Monday, July 29, 2013

Glowing in the Dark

I got a real surprise a few weeks back when my friends Cora Lee and Mac invited me out to their house near a lake for, as they said, dinner and a little surprise. 

The little surprise didn’t show up until it got dark, but it was worth the wait.  It seems this wet summer in Tassanoxie has gifted us with more than mildew. It’s also given us lightning bugs.

When I saw them blinking among the trees by the lake, I realized how tied into summer evenings and forgotten memories they are. And how long it’d been since I’d seen any. Part of that is probably because I’m not much of a porch sitter these days. With so many electronic devices to steal my time, I’m not often out after dark.

But lightning bugs aren’t either. 

I know, you’d think they would be, but after seeing them that night I got curious about what’s happening to them. Sad to say, they’re yet another species we’re losing. Yep. Lightning bugs, or fireflies as they call them up North, are losing out to things like light pollution. And this dilemma is not a problem for USA lightning bugs, it’s a problem for this type of insect worldwide.

These bugs use something called bioluminescence (or what I call blinking on and off) to attract mates and communicate with each other. I think it’s also what attracts human to them. I mean, who doesn’t like to watch them blink like tiny Christmas tree lights in the trees?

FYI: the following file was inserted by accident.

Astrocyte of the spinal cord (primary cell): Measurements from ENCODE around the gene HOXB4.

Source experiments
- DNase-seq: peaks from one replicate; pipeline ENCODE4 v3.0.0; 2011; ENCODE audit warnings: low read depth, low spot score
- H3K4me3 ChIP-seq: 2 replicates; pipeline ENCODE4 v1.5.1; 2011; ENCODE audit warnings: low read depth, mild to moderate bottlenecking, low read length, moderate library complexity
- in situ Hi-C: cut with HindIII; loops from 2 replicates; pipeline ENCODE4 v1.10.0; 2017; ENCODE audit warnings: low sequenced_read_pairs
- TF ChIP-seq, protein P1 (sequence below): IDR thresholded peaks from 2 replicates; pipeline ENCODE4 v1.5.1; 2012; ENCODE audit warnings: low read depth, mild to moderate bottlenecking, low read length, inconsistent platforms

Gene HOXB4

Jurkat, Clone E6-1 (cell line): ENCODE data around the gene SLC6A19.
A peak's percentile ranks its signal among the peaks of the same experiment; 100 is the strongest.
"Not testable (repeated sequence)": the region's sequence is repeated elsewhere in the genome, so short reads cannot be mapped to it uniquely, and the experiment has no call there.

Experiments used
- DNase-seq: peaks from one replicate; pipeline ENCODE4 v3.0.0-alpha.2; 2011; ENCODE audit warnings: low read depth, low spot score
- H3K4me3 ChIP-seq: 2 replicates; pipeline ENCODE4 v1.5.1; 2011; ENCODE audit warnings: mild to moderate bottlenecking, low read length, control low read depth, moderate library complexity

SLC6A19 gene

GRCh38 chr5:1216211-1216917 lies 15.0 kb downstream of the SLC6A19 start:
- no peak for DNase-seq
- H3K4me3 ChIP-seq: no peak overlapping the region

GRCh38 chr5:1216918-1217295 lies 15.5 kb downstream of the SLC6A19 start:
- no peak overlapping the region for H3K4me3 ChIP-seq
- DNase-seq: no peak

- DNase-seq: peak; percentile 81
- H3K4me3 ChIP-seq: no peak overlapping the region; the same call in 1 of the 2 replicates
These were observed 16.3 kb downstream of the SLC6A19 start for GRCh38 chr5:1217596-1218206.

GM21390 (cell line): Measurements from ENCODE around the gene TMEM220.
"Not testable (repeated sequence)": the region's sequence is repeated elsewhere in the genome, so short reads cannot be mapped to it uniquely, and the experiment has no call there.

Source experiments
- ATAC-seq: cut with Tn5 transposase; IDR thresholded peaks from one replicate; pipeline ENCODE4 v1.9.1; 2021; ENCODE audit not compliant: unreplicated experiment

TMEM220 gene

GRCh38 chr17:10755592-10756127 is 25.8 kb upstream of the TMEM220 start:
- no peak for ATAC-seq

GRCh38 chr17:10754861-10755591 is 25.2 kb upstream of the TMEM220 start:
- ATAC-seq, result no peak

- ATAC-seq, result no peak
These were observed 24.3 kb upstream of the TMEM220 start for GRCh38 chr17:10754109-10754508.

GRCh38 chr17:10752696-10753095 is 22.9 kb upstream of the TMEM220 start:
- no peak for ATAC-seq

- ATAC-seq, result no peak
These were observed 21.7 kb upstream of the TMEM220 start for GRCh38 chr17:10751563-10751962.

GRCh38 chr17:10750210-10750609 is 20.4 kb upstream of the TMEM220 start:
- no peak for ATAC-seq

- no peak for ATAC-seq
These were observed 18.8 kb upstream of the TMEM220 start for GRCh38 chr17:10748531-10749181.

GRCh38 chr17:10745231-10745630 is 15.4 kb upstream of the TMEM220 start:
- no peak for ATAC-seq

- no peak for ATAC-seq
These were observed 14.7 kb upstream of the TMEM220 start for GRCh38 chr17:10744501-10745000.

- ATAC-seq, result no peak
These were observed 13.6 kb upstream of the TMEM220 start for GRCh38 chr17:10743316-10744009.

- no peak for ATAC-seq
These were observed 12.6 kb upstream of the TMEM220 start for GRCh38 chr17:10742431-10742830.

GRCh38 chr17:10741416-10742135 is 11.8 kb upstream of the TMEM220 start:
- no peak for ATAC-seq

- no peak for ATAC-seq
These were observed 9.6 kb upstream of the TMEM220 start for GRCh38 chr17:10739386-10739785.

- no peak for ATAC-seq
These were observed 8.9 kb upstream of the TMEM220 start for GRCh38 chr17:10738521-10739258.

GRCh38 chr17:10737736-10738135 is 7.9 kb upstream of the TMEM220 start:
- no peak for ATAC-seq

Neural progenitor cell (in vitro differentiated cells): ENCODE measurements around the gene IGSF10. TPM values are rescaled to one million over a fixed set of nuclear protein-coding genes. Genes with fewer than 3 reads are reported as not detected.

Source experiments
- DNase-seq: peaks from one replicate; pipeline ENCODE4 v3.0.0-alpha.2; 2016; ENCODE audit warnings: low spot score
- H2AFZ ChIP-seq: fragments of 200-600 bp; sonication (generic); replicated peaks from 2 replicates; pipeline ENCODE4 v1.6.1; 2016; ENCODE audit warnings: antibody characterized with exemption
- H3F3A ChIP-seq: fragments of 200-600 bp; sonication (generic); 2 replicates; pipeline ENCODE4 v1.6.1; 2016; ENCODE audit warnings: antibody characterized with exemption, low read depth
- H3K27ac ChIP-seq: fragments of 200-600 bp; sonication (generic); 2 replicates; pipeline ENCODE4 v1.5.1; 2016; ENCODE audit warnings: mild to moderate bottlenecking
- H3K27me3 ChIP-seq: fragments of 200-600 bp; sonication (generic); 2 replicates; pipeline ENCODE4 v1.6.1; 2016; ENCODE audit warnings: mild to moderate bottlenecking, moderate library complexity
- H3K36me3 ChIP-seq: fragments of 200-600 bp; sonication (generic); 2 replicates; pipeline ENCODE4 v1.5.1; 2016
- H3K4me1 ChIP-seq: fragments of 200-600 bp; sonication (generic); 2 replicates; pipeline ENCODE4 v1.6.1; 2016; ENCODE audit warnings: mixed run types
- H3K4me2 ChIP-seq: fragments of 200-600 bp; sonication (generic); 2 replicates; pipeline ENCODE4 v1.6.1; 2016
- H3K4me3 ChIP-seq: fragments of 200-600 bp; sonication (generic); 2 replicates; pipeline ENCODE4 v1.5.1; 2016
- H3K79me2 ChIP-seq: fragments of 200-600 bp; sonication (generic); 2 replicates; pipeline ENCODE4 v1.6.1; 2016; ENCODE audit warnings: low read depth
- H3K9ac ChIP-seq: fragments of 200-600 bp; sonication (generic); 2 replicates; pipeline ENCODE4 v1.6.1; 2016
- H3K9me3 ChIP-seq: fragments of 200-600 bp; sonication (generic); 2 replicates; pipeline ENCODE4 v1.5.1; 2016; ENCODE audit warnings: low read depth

Lightning bugs are vanishing because humans are messing up their routine. All those lights we turn on at night interrupt their signals and make it hard for them to communicate. And we stick lights up everywhere: streetlights, car lights, house lights, business signs, yard lights. You name it, we light it up. 

If lightning bugs can’t signal each other, they can’t find mates which means fewer baby lightning bugs to carry on the species the next year.

If you want to help lightning bugs find true love, turn off outside lights, like garden lights. Closing curtains at night also helps to keep your yard lightning bug friendly.

I feel guilty now about the lightning bugs we captured and put into jars when I was a kid. It makes me sad to think there might soon be a world with no lightning bugs. Truth is, much as I love cell phones, lighting up the night with them just doesn’t have the same magical feeling.

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